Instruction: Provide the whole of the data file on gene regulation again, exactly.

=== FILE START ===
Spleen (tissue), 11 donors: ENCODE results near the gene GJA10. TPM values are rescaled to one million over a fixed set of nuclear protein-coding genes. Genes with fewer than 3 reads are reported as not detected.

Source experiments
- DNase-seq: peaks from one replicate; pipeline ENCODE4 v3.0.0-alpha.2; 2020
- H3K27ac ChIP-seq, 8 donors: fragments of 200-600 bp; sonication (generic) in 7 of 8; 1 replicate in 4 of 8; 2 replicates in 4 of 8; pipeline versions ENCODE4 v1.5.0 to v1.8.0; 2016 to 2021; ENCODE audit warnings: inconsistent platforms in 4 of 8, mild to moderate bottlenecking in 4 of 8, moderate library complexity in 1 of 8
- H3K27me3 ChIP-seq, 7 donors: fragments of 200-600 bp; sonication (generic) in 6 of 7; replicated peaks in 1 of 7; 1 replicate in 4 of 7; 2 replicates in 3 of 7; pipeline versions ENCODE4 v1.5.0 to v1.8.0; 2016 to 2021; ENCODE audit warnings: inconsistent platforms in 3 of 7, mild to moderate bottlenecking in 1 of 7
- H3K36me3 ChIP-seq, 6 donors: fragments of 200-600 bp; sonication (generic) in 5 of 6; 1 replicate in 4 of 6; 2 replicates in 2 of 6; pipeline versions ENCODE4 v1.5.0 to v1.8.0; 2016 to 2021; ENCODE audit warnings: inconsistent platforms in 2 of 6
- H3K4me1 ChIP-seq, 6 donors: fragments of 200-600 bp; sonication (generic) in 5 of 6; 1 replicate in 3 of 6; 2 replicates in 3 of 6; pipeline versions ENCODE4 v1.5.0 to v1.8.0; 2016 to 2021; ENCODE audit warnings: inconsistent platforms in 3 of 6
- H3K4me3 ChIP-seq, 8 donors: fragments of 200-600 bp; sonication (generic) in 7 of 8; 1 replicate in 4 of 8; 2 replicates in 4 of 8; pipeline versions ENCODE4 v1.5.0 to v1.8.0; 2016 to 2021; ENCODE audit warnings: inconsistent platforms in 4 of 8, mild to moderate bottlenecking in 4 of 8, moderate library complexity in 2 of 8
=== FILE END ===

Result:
Spleen (tissue), 11 donors: ENCODE results near the gene GJA10. TPM values are rescaled to one million over a fixed set of nuclear protein-coding genes. Genes with fewer than 3 reads are reported as not detected.

Source experiments
- DNase-seq: peaks from one replicate; pipeline ENCODE4 v3.0.0-alpha.2; 2020
- H3K27ac ChIP-seq, 8 donors: fragments of 200-600 bp; sonication (generic) in 7 of 8; 1 replicate in 4 of 8; 2 replicates in 4 of 8; pipeline versions ENCODE4 v1.5.0 to v1.8.0; 2016 to 2021; ENCODE audit warnings: inconsistent platforms in 4 of 8, mild to moderate bottlenecking in 4 of 8, moderate library complexity in 1 of 8
- H3K27me3 ChIP-seq, 7 donors: fragments of 200-600 bp; sonication (generic) in 6 of 7; replicated peaks in 1 of 7; 1 replicate in 4 of 7; 2 replicates in 3 of 7; pipeline versions ENCODE4 v1.5.0 to v1.8.0; 2016 to 2021; ENCODE audit warnings: inconsistent platforms in 3 of 7, mild to moderate bottlenecking in 1 of 7
- H3K36me3 ChIP-seq, 6 donors: fragments of 200-600 bp; sonication (generic) in 5 of 6; 1 replicate in 4 of 6; 2 replicates in 2 of 6; pipeline versions ENCODE4 v1.5.0 to v1.8.0; 2016 to 2021; ENCODE audit warnings: inconsistent platforms in 2 of 6
- H3K4me1 ChIP-seq, 6 donors: fragments of 200-600 bp; sonication (generic) in 5 of 6; 1 replicate in 3 of 6; 2 replicates in 3 of 6; pipeline versions ENCODE4 v1.5.0 to v1.8.0; 2016 to 2021; ENCODE audit warnings: inconsistent platforms in 3 of 6
- H3K4me3 ChIP-seq, 8 donors: fragments of 200-600 bp; sonication (generic) in 7 of 8; 1 replicate in 4 of 8; 2 replicates in 4 of 8; pipeline versions ENCODE4 v1.5.0 to v1.8.0; 2016 to 2021; ENCODE audit warnings: inconsistent platforms in 4 of 8, mild to moderate bottlenecking in 4 of 8, moderate library complexity in 2 of 8